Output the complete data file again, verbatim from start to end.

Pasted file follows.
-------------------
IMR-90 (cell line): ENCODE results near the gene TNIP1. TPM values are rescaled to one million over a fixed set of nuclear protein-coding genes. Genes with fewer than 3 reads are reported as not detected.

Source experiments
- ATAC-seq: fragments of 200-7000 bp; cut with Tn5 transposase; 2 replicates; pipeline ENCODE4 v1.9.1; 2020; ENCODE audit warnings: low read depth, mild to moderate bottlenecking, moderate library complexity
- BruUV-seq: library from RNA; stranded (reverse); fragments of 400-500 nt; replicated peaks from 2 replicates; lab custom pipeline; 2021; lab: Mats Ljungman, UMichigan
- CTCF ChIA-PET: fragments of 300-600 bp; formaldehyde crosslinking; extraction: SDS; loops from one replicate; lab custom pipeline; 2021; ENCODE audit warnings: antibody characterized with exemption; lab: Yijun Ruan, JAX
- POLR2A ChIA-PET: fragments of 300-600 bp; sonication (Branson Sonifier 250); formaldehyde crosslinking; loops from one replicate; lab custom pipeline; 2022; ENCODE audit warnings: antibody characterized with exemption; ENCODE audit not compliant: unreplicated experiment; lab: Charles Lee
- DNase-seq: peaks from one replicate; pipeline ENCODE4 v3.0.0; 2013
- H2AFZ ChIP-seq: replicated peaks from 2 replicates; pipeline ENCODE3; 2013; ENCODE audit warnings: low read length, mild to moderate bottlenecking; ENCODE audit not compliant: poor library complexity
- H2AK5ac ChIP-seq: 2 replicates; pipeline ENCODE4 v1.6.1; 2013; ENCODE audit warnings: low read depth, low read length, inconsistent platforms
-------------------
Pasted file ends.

IMR-90 (cell line): ENCODE results near the gene TNIP1. TPM values are rescaled to one million over a fixed set of nuclear protein-coding genes. Genes with fewer than 3 reads are reported as not detected.

Source experiments
- ATAC-seq: fragments of 200-7000 bp; cut with Tn5 transposase; 2 replicates; pipeline ENCODE4 v1.9.1; 2020; ENCODE audit warnings: low read depth, mild to moderate bottlenecking, moderate library complexity
- BruUV-seq: library from RNA; stranded (reverse); fragments of 400-500 nt; replicated peaks from 2 replicates; lab custom pipeline; 2021; lab: Mats Ljungman, UMichigan
- CTCF ChIA-PET: fragments of 300-600 bp; formaldehyde crosslinking; extraction: SDS; loops from one replicate; lab custom pipeline; 2021; ENCODE audit warnings: antibody characterized with exemption; lab: Yijun Ruan, JAX
- POLR2A ChIA-PET: fragments of 300-600 bp; sonication (Branson Sonifier 250); formaldehyde crosslinking; loops from one replicate; lab custom pipeline; 2022; ENCODE audit warnings: antibody characterized with exemption; ENCODE audit not compliant: unreplicated experiment; lab: Charles Lee
- DNase-seq: peaks from one replicate; pipeline ENCODE4 v3.0.0; 2013
- H2AFZ ChIP-seq: replicated peaks from 2 replicates; pipeline ENCODE3; 2013; ENCODE audit warnings: low read length, mild to moderate bottlenecking; ENCODE audit not compliant: poor library complexity
- H2AK5ac ChIP-seq: 2 replicates; pipeline ENCODE4 v1.6.1; 2013; ENCODE audit warnings: low read depth, low read length, inconsistent platforms